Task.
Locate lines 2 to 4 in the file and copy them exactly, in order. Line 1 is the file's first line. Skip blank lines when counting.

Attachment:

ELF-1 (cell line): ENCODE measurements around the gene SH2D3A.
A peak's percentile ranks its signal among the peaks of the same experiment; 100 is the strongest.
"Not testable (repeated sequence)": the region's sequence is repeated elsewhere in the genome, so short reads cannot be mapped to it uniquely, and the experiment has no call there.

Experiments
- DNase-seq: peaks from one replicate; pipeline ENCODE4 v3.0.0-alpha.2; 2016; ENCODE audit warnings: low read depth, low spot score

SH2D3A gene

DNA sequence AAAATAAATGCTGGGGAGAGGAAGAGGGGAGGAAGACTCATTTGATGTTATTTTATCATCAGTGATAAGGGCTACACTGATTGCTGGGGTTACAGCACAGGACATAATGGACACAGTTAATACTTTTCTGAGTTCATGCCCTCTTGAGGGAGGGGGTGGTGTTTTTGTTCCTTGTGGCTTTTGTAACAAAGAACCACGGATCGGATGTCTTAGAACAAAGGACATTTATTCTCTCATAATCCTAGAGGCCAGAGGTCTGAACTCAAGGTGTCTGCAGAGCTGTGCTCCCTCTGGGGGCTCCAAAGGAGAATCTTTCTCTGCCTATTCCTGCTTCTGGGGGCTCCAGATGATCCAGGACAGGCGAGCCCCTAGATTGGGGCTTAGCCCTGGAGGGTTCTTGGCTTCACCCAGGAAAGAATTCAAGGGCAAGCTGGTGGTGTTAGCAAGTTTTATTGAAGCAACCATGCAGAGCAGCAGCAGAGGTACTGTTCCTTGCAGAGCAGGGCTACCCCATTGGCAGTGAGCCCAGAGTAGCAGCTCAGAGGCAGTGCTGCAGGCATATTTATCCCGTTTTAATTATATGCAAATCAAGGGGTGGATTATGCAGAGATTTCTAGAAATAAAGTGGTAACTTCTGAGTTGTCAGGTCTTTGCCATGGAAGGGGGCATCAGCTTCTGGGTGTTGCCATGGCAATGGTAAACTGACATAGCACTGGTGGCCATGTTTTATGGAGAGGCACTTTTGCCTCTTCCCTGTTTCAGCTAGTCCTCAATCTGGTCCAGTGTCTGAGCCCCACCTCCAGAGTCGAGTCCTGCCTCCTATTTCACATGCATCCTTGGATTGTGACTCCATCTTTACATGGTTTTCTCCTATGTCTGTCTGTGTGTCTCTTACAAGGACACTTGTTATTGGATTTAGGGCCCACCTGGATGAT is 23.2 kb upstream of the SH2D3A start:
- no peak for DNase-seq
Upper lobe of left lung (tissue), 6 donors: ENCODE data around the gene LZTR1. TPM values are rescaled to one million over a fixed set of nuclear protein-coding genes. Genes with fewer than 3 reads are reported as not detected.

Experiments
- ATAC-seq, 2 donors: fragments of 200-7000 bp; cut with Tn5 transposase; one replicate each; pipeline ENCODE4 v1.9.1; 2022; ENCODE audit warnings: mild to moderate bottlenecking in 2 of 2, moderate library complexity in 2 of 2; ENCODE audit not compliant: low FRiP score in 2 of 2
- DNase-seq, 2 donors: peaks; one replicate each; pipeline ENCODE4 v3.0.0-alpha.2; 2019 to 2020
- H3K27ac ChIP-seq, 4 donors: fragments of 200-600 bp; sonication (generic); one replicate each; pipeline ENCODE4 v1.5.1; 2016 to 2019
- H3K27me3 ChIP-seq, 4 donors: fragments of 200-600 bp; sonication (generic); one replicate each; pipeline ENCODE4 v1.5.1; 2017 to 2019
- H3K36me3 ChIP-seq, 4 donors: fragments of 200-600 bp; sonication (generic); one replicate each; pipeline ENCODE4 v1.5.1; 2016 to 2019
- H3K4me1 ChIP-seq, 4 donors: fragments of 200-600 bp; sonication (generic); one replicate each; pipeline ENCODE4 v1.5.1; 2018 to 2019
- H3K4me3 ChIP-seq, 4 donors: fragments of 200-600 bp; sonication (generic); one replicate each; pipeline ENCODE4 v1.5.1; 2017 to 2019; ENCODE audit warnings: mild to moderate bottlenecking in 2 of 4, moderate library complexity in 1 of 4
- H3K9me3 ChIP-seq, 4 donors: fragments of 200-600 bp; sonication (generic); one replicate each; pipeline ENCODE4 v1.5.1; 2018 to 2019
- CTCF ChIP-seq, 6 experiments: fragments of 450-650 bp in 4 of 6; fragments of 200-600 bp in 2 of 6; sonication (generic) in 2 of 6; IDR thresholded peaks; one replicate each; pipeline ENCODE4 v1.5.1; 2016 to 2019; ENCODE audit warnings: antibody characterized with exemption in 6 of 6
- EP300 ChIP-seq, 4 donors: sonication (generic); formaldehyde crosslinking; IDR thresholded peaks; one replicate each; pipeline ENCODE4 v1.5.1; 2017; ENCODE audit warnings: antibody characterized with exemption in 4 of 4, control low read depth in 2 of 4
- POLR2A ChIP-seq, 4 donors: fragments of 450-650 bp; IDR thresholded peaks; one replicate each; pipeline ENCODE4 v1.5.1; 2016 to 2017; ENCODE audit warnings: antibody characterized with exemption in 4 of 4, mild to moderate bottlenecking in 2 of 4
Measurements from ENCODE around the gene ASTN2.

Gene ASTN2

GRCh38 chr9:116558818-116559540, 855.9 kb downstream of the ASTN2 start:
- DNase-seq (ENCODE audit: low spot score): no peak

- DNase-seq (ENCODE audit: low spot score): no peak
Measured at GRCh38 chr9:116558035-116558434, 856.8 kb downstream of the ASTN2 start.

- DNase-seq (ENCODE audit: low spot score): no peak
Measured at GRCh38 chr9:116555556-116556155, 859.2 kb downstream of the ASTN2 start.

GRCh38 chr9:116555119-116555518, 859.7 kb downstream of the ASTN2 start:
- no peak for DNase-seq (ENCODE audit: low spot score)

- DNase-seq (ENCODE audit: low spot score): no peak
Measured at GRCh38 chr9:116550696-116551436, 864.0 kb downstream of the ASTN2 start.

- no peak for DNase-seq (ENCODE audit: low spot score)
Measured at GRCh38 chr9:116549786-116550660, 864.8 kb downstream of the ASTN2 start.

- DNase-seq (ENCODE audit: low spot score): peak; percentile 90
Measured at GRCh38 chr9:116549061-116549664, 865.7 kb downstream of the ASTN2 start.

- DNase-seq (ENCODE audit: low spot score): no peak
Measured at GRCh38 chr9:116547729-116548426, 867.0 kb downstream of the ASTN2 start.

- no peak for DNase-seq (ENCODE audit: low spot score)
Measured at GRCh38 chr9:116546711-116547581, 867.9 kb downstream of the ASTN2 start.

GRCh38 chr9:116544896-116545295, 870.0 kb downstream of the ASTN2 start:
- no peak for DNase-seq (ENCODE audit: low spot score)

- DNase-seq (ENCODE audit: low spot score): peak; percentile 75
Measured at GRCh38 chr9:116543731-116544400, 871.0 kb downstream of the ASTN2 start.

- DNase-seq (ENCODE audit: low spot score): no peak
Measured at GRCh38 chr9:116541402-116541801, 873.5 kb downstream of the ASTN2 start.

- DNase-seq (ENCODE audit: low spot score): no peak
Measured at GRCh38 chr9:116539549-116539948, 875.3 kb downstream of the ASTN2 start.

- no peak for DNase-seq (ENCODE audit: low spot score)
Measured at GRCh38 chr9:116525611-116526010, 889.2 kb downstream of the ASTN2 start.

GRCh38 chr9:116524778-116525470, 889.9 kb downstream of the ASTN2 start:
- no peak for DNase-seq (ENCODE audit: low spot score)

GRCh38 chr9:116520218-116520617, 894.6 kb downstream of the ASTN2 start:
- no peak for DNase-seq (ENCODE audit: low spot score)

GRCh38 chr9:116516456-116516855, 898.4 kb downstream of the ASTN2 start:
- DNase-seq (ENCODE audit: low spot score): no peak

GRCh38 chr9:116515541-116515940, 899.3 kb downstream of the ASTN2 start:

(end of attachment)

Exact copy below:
A peak's percentile ranks its signal among the peaks of the same experiment; 100 is the strongest.
"Not testable (repeated sequence)": the region's sequence is repeated elsewhere in the genome, so short reads cannot be mapped to it uniquely, and the experiment has no call there.

Experiments